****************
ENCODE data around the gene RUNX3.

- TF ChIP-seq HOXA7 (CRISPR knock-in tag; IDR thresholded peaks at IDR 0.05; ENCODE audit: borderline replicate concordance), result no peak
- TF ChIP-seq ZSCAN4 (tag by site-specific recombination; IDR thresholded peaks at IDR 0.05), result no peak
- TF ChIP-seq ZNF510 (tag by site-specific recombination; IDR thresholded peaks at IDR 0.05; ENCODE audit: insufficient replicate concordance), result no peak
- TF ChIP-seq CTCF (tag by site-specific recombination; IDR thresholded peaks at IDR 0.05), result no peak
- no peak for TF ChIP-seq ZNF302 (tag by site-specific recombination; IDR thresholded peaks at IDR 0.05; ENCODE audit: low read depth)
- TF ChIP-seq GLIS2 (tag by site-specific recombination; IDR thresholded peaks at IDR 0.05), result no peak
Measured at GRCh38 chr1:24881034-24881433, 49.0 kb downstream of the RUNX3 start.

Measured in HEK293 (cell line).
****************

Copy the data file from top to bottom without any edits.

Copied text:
ENCODE data around the gene RUNX3.

- TF ChIP-seq HOXA7 (CRISPR knock-in tag; IDR thresholded peaks at IDR 0.05; ENCODE audit: borderline replicate concordance), result no peak
- TF ChIP-seq ZSCAN4 (tag by site-specific recombination; IDR thresholded peaks at IDR 0.05), result no peak
- TF ChIP-seq ZNF510 (tag by site-specific recombination; IDR thresholded peaks at IDR 0.05; ENCODE audit: insufficient replicate concordance), result no peak
- TF ChIP-seq CTCF (tag by site-specific recombination; IDR thresholded peaks at IDR 0.05), result no peak
- no peak for TF ChIP-seq ZNF302 (tag by site-specific recombination; IDR thresholded peaks at IDR 0.05; ENCODE audit: low read depth)
- TF ChIP-seq GLIS2 (tag by site-specific recombination; IDR thresholded peaks at IDR 0.05), result no peak
Measured at GRCh38 chr1:24881034-24881433, 49.0 kb downstream of the RUNX3 start.

Measured in HEK293 (cell line).